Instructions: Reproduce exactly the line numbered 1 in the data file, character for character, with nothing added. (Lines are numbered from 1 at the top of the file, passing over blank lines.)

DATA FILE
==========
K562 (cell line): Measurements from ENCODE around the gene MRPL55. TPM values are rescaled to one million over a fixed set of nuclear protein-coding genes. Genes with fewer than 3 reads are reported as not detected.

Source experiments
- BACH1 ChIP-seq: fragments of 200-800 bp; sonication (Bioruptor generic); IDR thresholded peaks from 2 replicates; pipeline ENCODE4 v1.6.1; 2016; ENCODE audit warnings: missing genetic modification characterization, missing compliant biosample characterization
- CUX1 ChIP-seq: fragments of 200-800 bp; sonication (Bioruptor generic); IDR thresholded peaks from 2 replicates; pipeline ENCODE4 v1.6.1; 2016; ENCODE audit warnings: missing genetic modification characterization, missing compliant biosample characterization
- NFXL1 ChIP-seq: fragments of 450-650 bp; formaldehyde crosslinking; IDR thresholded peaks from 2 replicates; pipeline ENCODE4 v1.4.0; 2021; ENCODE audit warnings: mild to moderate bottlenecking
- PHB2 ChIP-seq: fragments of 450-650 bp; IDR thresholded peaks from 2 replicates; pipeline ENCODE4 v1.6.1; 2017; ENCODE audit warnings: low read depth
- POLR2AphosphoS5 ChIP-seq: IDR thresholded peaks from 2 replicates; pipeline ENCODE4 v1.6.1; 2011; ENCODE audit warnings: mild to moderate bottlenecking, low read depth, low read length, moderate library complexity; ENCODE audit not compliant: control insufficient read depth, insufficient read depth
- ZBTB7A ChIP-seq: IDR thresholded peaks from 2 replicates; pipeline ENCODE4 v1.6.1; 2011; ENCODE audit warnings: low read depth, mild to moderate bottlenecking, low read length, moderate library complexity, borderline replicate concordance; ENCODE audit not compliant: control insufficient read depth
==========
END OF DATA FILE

K562 (cell line): Measurements from ENCODE around the gene MRPL55. TPM values are rescaled to one million over a fixed set of nuclear protein-coding genes. Genes with fewer than 3 reads are reported as not detected.